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Productivity in practice: Increasing your business output

The UK’s problem with productivity is becoming a weight around the neck of British businesses and is in danger of holding back the economic recovery. Despite the latest figures from the ONS showing that output per hour has increased 1.3 per cent in the year, it is stil 20 percent below the G7 average. 

Few would argue that the abilities of other European workers are superior to our domestic workforce, but the same problem doesn’t seem to be repeated in countries like France and Germany, where workers currently generate 30 percent more output per hour. In order for Britain to fully recover from the economic downturn of 2008, the issue of productivity needs to be addressed by both the Government and by companies internally. So what practical steps can UK businesses take to ensure that they are leading the way when it comes to productivity? 

1.Embrace change.

Stagnation is one of the biggest killers of productivity. It’s very easy for businesses to get stuck in their ways and begin to reject change. In subtle ways this can include neglecting to innovate services or not utilising the ideas and experience of new staff members that come from different backgrounds or even competitive firms. Having senior employees that have been with the organisation for some time, and own a good knowledge of the firm, can be very useful, but it needs to be balanced with fresh thinking. Businesses need to be constantly evolving to remain productive, and can benefit hugely from hiring nimble new leaders focused on market conditions to gain fresh insights that can affect real change.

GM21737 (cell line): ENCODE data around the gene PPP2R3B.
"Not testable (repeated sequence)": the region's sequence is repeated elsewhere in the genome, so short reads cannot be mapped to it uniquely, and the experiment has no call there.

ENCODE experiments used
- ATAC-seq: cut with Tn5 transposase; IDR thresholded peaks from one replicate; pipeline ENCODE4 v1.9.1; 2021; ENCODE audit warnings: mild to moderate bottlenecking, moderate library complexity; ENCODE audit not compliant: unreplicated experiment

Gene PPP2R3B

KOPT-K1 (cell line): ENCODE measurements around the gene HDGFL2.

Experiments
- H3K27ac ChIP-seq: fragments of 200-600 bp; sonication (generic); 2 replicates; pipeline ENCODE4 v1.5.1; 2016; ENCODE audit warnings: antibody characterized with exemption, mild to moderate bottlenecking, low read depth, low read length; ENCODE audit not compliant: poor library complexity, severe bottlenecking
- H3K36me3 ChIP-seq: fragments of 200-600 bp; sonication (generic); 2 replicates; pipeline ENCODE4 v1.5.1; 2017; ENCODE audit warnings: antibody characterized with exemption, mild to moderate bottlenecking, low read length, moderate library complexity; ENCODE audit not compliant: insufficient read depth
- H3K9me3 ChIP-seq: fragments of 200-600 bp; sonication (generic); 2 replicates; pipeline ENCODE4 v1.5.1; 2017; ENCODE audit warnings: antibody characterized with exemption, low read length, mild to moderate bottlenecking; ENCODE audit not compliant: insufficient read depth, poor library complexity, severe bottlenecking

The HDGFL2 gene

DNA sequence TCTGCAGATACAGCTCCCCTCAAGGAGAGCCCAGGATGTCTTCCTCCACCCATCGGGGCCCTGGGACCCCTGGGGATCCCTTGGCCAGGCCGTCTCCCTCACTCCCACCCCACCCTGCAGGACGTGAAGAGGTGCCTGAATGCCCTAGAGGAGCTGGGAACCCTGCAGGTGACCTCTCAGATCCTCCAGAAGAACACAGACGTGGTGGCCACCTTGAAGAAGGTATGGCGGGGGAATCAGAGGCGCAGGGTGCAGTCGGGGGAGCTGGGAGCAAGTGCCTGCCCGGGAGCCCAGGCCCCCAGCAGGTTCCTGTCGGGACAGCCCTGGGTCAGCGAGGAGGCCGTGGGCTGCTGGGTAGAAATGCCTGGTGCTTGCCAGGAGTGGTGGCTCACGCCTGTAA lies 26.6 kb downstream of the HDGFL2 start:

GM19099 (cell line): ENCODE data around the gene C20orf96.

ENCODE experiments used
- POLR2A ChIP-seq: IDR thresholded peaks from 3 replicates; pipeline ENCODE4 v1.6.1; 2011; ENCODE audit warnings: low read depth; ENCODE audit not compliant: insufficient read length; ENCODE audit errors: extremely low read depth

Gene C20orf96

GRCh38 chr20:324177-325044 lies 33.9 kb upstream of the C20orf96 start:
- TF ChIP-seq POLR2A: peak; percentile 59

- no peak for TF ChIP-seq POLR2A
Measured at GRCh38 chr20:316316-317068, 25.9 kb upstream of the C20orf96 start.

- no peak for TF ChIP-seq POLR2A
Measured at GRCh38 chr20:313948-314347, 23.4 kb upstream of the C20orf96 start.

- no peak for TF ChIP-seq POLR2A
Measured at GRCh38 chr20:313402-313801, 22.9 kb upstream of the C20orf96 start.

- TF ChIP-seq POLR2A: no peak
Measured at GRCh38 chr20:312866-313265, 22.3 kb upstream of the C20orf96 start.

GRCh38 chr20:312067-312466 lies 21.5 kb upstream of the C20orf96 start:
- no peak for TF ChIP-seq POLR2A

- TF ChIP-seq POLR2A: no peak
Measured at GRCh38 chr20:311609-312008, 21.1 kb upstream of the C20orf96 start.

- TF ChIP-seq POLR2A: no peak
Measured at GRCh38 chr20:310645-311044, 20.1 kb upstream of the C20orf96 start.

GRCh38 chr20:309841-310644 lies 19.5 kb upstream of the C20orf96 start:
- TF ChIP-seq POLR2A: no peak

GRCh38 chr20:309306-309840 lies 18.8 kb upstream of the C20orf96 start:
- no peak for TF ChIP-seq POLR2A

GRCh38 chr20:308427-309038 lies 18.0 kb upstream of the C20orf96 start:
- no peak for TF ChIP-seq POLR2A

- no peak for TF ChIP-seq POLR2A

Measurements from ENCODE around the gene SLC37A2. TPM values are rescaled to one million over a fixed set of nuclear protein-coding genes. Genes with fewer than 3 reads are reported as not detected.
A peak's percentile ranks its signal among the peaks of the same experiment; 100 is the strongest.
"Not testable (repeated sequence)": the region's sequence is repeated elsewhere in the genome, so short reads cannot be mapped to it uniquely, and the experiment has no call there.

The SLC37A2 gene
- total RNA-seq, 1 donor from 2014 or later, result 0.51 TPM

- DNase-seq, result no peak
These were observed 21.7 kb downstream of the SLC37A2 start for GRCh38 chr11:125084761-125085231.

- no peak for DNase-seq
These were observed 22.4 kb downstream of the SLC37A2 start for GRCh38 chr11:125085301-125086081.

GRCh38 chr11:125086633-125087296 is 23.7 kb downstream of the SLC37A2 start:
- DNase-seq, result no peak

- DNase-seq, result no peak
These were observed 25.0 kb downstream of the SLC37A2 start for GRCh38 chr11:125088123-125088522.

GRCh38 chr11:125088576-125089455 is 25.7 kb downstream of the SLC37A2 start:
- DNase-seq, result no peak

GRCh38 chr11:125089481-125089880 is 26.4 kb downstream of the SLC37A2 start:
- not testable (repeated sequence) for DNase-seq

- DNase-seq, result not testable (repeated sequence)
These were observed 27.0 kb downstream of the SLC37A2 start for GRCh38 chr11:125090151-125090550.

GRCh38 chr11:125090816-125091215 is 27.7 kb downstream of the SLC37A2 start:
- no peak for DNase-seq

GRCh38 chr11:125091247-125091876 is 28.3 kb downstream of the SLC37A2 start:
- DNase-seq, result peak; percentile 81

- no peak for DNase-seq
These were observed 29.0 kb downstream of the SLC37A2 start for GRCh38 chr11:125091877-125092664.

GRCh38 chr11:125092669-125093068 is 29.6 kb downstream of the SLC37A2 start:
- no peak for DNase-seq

2. Set clear goals and expectations.

To ensure that each member of staff is performing at the right level, it’s also important that every employee is equipped with a clear sense of purpose, tangible goals and set expectations that ensure everyone knows exactly what is anticipated of them, Clearly outlining to each staff member what their job role entails, and what they should produce on a week-to-week basis, can provide a useful framework to measure productivity. This can also help to highlight which staff members are achieving beyond their level and who might need additional support. 

3.Share the responsibility. 

Companies should also get in the habit of distributing decision making where necessary. Assuming all responsibility for your staff is an unproductive way to handle business and can stifle the development of colleagues. In addition, granting autonomy can help employees feel as though they are stretching their skills and pushing themselves to reach higher. A workforce will be much more productive and motivated to work at a high level if they are able to prove their worth and challenge themselves. Providing regular feedback and support can also help to encourage staff development and identify any issues before bad habits have a chance to settle in. 

4.Recruit for culture

Lastly, companies need to employ the right people in the first place. If you take on someone that is a bad fit for the business culture or working process, you are setting yourself up to fail. Ask yourself: Do they fit it with the values and culture of the company? If they are used to a slow working environment, will they be happy with the pace of the job? Also, identify what motivates them. It costs a lot less to spend time hiring the right person than it does to deal with a bad hire, so ensure that you get to know your candidate and research their background before employing them. Solving the productivity puzzle will take time and it’s unlikely that change will happen overnight. However, if UK businesses do implement a strategy to tackle issues of productivity, there might still be time to catch-up with the rest of Europe.

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